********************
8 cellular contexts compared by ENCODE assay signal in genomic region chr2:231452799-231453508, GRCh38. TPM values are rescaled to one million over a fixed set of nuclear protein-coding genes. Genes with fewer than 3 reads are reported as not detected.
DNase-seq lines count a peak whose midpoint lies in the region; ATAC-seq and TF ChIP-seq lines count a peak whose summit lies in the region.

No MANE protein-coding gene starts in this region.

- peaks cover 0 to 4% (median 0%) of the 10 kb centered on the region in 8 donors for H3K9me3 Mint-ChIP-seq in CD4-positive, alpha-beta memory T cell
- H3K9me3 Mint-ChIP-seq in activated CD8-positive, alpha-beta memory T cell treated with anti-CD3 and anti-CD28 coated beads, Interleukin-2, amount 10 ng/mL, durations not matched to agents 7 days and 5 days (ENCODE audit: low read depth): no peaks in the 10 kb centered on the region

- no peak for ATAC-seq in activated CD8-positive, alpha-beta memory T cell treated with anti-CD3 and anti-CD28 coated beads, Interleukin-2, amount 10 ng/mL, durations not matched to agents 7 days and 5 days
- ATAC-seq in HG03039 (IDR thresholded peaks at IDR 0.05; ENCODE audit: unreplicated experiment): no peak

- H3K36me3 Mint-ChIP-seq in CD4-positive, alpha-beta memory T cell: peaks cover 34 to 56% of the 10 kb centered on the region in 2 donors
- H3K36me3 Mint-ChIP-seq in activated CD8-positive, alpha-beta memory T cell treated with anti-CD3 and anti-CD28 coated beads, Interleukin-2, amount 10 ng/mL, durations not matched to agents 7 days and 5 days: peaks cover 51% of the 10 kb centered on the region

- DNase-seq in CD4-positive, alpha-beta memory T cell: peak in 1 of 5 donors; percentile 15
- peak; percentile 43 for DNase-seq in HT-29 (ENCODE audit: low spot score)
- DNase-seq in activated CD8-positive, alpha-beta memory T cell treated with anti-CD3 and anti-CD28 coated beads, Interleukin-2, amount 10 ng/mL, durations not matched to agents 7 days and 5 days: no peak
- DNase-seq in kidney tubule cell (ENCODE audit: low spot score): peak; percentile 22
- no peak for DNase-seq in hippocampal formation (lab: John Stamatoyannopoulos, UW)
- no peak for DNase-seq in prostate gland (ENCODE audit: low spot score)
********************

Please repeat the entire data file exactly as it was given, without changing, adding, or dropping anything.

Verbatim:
8 cellular contexts compared by ENCODE assay signal in genomic region chr2:231452799-231453508, GRCh38. TPM values are rescaled to one million over a fixed set of nuclear protein-coding genes. Genes with fewer than 3 reads are reported as not detected.
DNase-seq lines count a peak whose midpoint lies in the region; ATAC-seq and TF ChIP-seq lines count a peak whose summit lies in the region.

No MANE protein-coding gene starts in this region.

- peaks cover 0 to 4% (median 0%) of the 10 kb centered on the region in 8 donors for H3K9me3 Mint-ChIP-seq in CD4-positive, alpha-beta memory T cell
- H3K9me3 Mint-ChIP-seq in activated CD8-positive, alpha-beta memory T cell treated with anti-CD3 and anti-CD28 coated beads, Interleukin-2, amount 10 ng/mL, durations not matched to agents 7 days and 5 days (ENCODE audit: low read depth): no peaks in the 10 kb centered on the region

- no peak for ATAC-seq in activated CD8-positive, alpha-beta memory T cell treated with anti-CD3 and anti-CD28 coated beads, Interleukin-2, amount 10 ng/mL, durations not matched to agents 7 days and 5 days
- ATAC-seq in HG03039 (IDR thresholded peaks at IDR 0.05; ENCODE audit: unreplicated experiment): no peak

- H3K36me3 Mint-ChIP-seq in CD4-positive, alpha-beta memory T cell: peaks cover 34 to 56% of the 10 kb centered on the region in 2 donors
- H3K36me3 Mint-ChIP-seq in activated CD8-positive, alpha-beta memory T cell treated with anti-CD3 and anti-CD28 coated beads, Interleukin-2, amount 10 ng/mL, durations not matched to agents 7 days and 5 days: peaks cover 51% of the 10 kb centered on the region

- DNase-seq in CD4-positive, alpha-beta memory T cell: peak in 1 of 5 donors; percentile 15
- peak; percentile 43 for DNase-seq in HT-29 (ENCODE audit: low spot score)
- DNase-seq in activated CD8-positive, alpha-beta memory T cell treated with anti-CD3 and anti-CD28 coated beads, Interleukin-2, amount 10 ng/mL, durations not matched to agents 7 days and 5 days: no peak
- DNase-seq in kidney tubule cell (ENCODE audit: low spot score): peak; percentile 22
- no peak for DNase-seq in hippocampal formation (lab: John Stamatoyannopoulos, UW)
- no peak for DNase-seq in prostate gland (ENCODE audit: low spot score)